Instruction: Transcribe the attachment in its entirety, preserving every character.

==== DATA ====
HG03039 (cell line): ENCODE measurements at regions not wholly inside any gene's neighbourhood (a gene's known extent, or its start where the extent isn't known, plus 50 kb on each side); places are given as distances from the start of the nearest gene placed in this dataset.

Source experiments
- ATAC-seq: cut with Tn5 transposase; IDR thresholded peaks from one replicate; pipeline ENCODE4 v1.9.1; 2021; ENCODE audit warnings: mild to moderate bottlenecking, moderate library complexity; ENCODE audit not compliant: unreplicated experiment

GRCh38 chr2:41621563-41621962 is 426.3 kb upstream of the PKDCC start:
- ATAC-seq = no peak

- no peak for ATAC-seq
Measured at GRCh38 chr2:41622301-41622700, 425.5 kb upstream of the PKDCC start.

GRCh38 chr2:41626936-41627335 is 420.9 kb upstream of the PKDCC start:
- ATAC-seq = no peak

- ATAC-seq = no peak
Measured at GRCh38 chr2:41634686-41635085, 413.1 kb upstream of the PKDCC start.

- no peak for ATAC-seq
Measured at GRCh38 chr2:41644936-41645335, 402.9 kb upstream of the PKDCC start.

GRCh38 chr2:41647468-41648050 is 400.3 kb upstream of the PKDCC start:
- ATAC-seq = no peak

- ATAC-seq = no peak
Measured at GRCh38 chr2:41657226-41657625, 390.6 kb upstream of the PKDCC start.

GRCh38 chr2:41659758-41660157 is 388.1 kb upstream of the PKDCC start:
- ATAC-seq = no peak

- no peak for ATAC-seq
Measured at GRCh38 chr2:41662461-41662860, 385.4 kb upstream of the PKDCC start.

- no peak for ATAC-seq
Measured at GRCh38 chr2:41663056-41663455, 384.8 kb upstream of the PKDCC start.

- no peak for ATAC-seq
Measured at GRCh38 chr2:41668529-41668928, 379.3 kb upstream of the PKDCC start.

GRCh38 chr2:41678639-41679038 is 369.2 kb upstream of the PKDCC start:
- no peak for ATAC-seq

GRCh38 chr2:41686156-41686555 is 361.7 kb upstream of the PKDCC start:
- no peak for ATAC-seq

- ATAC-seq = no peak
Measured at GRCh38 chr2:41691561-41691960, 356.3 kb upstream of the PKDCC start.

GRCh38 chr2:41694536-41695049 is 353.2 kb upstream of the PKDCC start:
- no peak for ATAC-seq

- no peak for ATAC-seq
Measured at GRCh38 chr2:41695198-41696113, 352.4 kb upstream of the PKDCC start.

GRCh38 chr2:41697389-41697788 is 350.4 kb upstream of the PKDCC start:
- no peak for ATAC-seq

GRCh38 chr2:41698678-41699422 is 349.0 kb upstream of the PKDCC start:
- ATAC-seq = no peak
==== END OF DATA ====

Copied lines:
HG03039 (cell line): ENCODE measurements at regions not wholly inside any gene's neighbourhood (a gene's known extent, or its start where the extent isn't known, plus 50 kb on each side); places are given as distances from the start of the nearest gene placed in this dataset.

Source experiments
- ATAC-seq: cut with Tn5 transposase; IDR thresholded peaks from one replicate; pipeline ENCODE4 v1.9.1; 2021; ENCODE audit warnings: mild to moderate bottlenecking, moderate library complexity; ENCODE audit not compliant: unreplicated experiment

GRCh38 chr2:41621563-41621962 is 426.3 kb upstream of the PKDCC start:
- ATAC-seq = no peak

- no peak for ATAC-seq
Measured at GRCh38 chr2:41622301-41622700, 425.5 kb upstream of the PKDCC start.

GRCh38 chr2:41626936-41627335 is 420.9 kb upstream of the PKDCC start:
- ATAC-seq = no peak

- ATAC-seq = no peak
Measured at GRCh38 chr2:41634686-41635085, 413.1 kb upstream of the PKDCC start.

- no peak for ATAC-seq
Measured at GRCh38 chr2:41644936-41645335, 402.9 kb upstream of the PKDCC start.

GRCh38 chr2:41647468-41648050 is 400.3 kb upstream of the PKDCC start:
- ATAC-seq = no peak

- ATAC-seq = no peak
Measured at GRCh38 chr2:41657226-41657625, 390.6 kb upstream of the PKDCC start.

GRCh38 chr2:41659758-41660157 is 388.1 kb upstream of the PKDCC start:
- ATAC-seq = no peak

- no peak for ATAC-seq
Measured at GRCh38 chr2:41662461-41662860, 385.4 kb upstream of the PKDCC start.

- no peak for ATAC-seq
Measured at GRCh38 chr2:41663056-41663455, 384.8 kb upstream of the PKDCC start.

- no peak for ATAC-seq
Measured at GRCh38 chr2:41668529-41668928, 379.3 kb upstream of the PKDCC start.

GRCh38 chr2:41678639-41679038 is 369.2 kb upstream of the PKDCC start:
- no peak for ATAC-seq

GRCh38 chr2:41686156-41686555 is 361.7 kb upstream of the PKDCC start:
- no peak for ATAC-seq

- ATAC-seq = no peak
Measured at GRCh38 chr2:41691561-41691960, 356.3 kb upstream of the PKDCC start.

GRCh38 chr2:41694536-41695049 is 353.2 kb upstream of the PKDCC start:
- no peak for ATAC-seq

- no peak for ATAC-seq
Measured at GRCh38 chr2:41695198-41696113, 352.4 kb upstream of the PKDCC start.

GRCh38 chr2:41697389-41697788 is 350.4 kb upstream of the PKDCC start:
- no peak for ATAC-seq

GRCh38 chr2:41698678-41699422 is 349.0 kb upstream of the PKDCC start:
- ATAC-seq = no peak